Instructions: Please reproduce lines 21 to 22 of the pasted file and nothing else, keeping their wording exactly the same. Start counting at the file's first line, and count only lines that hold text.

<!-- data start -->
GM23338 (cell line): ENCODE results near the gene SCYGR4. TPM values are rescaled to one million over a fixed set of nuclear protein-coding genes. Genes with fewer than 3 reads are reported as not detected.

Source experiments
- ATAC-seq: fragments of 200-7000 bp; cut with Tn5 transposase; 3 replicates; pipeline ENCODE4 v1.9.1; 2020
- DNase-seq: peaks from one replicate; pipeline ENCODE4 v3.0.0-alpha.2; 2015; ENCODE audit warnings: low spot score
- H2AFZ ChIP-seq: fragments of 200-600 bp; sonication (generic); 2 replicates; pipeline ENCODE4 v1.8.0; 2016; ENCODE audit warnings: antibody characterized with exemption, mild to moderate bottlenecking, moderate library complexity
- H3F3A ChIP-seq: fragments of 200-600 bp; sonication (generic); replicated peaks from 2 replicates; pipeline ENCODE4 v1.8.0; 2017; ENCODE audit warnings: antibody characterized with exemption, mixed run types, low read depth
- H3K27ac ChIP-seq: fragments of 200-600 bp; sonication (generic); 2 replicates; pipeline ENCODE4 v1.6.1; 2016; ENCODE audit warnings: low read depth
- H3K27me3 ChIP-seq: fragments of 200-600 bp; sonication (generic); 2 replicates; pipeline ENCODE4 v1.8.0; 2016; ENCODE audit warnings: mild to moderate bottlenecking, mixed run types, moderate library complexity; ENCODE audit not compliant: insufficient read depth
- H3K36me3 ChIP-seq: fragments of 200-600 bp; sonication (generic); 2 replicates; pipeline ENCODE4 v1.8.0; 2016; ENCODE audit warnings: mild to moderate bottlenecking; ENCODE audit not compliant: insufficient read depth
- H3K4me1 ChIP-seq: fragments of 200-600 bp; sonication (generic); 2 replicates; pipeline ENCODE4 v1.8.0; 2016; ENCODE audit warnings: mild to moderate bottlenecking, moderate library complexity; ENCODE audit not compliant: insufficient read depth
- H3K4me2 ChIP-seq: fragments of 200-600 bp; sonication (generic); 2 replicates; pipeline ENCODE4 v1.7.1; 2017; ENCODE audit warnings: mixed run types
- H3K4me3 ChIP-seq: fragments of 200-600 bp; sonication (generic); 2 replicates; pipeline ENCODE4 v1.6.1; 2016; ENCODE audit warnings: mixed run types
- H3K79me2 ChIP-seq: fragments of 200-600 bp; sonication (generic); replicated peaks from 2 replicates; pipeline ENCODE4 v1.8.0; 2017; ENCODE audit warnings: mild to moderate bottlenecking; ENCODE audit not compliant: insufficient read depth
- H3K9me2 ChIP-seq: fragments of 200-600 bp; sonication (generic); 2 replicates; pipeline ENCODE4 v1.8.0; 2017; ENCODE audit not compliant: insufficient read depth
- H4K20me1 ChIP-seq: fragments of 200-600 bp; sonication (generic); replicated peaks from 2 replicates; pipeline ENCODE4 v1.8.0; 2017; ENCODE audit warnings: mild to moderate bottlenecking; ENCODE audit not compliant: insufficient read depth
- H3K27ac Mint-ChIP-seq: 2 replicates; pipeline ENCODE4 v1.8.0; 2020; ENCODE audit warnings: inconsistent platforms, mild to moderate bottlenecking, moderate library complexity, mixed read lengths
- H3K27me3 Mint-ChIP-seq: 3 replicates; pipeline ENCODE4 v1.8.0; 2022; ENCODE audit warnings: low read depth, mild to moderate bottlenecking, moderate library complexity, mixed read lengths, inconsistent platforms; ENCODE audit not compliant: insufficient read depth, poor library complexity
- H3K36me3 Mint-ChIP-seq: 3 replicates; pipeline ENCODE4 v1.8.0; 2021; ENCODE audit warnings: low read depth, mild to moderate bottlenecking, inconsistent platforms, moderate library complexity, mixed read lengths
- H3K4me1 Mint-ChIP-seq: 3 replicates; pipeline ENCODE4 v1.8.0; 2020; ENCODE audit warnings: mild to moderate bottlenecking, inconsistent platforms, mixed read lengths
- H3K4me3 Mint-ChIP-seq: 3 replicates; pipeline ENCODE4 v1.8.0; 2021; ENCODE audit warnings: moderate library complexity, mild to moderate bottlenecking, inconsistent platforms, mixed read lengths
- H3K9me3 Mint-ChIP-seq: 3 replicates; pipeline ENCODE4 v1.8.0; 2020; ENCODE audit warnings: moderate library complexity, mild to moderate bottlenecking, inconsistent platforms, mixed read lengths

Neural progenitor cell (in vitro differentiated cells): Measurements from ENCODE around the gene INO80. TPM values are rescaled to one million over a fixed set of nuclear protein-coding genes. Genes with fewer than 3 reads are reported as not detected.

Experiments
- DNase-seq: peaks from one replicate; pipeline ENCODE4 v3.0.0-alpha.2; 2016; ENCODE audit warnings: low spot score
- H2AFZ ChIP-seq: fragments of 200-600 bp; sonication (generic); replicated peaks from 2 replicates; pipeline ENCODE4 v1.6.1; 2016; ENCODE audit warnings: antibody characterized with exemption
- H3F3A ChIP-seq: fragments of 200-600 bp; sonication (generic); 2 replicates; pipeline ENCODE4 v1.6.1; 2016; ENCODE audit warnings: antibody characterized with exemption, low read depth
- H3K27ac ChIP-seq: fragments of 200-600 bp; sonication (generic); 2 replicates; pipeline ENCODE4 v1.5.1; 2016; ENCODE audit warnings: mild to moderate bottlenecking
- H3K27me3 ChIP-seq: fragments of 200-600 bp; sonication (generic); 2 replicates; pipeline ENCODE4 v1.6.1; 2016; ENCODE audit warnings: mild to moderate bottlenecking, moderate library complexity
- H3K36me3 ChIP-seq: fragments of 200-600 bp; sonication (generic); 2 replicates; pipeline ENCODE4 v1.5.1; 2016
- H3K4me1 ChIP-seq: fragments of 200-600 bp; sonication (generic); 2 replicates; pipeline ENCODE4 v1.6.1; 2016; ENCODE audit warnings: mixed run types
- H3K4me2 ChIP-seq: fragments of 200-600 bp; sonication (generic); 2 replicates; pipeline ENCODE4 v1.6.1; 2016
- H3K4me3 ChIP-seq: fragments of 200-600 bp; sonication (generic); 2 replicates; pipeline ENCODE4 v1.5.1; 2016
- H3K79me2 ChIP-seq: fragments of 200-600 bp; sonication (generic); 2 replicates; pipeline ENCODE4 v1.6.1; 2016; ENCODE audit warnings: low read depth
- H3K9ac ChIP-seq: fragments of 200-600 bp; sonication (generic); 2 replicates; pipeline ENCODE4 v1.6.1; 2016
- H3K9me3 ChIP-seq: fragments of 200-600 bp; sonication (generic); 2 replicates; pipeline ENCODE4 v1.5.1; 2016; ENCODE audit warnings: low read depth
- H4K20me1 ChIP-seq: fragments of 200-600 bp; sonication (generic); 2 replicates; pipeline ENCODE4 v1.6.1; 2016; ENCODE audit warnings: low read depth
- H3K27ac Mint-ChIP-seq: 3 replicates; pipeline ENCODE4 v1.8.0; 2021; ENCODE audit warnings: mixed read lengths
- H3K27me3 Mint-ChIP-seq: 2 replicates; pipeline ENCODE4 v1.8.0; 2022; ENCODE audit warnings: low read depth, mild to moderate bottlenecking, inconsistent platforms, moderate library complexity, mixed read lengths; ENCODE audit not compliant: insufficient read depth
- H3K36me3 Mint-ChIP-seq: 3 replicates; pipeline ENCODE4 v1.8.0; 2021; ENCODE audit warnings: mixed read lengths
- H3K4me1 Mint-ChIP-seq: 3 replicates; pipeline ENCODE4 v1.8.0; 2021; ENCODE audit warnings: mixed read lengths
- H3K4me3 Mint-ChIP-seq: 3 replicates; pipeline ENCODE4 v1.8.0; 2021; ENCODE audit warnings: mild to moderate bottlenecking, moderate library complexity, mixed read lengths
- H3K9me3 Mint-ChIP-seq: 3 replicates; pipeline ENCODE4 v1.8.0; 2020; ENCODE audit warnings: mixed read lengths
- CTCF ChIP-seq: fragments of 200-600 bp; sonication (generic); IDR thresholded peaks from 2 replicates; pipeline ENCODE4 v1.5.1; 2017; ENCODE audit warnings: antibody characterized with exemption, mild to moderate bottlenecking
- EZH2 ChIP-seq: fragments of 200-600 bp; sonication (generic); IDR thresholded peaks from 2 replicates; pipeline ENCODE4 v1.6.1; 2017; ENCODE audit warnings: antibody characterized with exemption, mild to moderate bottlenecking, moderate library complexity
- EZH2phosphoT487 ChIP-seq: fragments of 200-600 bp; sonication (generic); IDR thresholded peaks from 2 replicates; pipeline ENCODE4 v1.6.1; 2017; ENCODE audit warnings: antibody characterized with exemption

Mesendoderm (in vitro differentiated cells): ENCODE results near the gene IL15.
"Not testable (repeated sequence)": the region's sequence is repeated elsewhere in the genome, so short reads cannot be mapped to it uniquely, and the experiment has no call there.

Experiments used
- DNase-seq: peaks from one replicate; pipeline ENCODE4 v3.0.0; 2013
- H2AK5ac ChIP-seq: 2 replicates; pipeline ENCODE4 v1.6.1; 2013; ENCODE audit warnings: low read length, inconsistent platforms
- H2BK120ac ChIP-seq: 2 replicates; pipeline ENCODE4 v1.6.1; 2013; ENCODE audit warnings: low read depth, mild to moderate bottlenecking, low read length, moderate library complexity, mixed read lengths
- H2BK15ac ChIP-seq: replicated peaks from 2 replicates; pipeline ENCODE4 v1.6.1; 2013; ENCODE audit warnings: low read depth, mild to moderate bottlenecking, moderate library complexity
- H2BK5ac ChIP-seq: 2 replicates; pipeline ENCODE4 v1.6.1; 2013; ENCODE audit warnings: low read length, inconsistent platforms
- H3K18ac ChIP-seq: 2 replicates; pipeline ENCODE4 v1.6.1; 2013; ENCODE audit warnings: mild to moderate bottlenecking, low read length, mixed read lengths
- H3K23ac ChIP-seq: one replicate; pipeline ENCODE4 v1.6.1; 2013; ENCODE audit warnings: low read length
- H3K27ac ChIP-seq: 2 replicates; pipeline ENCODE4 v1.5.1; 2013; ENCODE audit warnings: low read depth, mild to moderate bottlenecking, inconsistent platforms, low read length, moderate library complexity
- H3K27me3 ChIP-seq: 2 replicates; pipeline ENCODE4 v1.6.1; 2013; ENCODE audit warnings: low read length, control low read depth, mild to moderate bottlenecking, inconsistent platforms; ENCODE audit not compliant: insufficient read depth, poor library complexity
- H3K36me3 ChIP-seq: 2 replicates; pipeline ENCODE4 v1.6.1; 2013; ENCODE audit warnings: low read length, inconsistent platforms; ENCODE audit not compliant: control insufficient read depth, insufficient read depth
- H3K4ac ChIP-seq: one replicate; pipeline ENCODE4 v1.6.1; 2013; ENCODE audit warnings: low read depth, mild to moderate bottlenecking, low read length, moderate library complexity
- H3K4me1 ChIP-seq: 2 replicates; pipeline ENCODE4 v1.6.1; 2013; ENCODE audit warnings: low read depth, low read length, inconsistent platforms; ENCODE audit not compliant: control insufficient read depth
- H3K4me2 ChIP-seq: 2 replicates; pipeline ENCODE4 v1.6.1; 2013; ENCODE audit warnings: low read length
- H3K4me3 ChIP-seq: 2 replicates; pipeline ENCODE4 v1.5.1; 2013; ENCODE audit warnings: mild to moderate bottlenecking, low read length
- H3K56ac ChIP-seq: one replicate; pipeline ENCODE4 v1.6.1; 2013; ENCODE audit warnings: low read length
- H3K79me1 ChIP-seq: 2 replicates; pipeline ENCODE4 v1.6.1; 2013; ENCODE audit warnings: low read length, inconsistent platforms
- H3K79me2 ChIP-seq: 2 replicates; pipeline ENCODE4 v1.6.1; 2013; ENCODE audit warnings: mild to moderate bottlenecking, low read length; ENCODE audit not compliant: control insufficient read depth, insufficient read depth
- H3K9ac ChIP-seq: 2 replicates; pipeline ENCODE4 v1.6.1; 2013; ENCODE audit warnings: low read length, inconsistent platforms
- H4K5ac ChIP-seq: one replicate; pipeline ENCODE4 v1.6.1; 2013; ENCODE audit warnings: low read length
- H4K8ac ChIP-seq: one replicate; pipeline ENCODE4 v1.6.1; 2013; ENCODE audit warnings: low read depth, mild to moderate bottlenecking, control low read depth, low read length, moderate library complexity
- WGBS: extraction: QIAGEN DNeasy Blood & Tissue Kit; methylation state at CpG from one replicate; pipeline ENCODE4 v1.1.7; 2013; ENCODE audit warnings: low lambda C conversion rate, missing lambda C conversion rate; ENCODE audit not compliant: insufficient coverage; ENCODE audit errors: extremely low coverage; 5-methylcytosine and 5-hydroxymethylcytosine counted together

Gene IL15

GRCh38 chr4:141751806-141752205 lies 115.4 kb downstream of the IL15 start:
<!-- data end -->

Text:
- H3K9me3 Mint-ChIP-seq: 3 replicates; pipeline ENCODE4 v1.8.0; 2020; ENCODE audit warnings: moderate library complexity, mild to moderate bottlenecking, inconsistent platforms, mixed read lengths

Neural progenitor cell (in vitro differentiated cells): Measurements from ENCODE around the gene INO80. TPM values are rescaled to one million over a fixed set of nuclear protein-coding genes. Genes with fewer than 3 reads are reported as not detected.